I hope you found this income report useful, and if you have any questions, please leave a comment in the box below.





Things To Consider When Searching For A Letting Agent

Some people choose to let and manage their properties by themselves, but I feel that I do not have enough knowledge and experience to succeed in this area at the moment.  I also value my time, and property management can be very time consuming, so I am happy to pay for this service.

Businesses are always evolving with the times, and letting agents are no different. There are now a number of online letting agents offering some attractive fees as they don’t have the typical overheads of a traditional high street letting agent.  However, I have not taken the giant step to try these yet, so my experience and advice is based on the traditional method.


The best way to find a reputable letting agent is by word of mouth, but if you are not fortunate enough to be given any recommendations, it is important to spend some time visiting and questioning local agents.

Letting AgentI approach at least 3 letting agents when I have a property to fill.  I also visit their shop to get a feel as to how they look and operate. Image can be important for a potential tenant, so I am always keen to checkout the shop front for myself.  The location of their office is also important to me as I like to see them located on a busy high street with a large footfall.  That said, most people probably search online when looking for somewhere to rent and then telephone and meet the agent without stepping foot in their shop, so maybe it doesn’t matter so much these days, but as a landlord and an investor, I struggle to ignore this factor.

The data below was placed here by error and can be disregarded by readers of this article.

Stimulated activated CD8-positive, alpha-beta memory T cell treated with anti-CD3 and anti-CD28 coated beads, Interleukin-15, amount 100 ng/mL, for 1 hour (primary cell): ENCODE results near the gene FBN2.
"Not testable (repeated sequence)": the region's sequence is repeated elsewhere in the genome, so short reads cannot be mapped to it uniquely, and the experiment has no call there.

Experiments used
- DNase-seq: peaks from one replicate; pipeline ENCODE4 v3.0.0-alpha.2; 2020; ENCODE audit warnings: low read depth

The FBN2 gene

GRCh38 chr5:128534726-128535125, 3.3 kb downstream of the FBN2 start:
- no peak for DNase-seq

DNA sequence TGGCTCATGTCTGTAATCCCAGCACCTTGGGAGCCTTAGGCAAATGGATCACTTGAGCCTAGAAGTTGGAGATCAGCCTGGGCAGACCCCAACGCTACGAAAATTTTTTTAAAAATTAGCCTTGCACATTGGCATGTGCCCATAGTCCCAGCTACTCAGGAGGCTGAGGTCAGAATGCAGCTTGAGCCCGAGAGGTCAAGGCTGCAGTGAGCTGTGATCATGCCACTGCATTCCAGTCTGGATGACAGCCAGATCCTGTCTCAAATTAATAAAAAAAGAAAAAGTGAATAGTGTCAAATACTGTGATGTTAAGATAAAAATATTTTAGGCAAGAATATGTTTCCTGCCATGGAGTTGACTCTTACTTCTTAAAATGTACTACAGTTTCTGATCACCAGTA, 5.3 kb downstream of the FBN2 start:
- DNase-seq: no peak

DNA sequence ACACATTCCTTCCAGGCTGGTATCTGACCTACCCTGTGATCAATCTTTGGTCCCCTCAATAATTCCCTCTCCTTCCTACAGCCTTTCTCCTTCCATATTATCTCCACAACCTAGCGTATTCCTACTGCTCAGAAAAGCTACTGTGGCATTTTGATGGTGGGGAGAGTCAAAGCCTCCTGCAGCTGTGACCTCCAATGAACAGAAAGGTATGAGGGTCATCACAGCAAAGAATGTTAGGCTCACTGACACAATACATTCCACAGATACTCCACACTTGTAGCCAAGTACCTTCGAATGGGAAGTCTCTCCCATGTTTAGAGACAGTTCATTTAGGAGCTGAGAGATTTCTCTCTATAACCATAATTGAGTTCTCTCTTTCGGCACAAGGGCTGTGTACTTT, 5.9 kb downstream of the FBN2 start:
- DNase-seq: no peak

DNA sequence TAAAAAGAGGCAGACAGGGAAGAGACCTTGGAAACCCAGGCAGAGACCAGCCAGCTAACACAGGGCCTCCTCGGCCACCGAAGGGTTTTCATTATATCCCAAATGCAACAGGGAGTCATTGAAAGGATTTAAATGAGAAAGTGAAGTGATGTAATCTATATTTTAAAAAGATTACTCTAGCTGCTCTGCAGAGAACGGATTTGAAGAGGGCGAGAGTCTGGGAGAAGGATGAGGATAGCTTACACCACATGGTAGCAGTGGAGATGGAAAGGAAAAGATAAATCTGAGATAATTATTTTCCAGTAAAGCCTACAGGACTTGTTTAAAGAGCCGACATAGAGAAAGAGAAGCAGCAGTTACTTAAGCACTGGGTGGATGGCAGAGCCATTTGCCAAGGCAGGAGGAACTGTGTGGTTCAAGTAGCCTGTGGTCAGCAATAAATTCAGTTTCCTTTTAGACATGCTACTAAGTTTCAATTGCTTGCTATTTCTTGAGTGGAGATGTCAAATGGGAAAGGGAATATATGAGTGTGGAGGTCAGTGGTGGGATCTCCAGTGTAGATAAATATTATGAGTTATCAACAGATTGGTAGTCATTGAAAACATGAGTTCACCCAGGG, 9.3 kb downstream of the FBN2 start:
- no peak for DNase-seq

1.  Since October 2014, all letting agents, by law, must belong to a redress scheme which provides a free, independent service, for resolving disputes between the letting agent and their customers.  Here are the 3 government approved letting agent redress schemes:

Ask the letting agent which scheme they belong to.

2.  For transparency, from 27 May 2015, letting agents must publish full details of their fees and charges for both landlords and tenants, on their websites and in a prominent position in all their offices.  I will always check the associated fees before I enter into negotiations with any agent.


There are 3 levels of service which most letting agents provide:
Tenant Find

    • Advertising your property on popular portals like RightMove and Zoopla.
    • Conducting viewings with prospective tenants
    • Tenant referencing and credit check

I was recently quoted £195 + VAT for this service.
Let Only
Includes all the above plus:

      • Issuing a tenancy agreement (contract)
      • Registration with a Deposit Protection Scheme
      • Taking the tenants deposit
      • Taking the first rental payment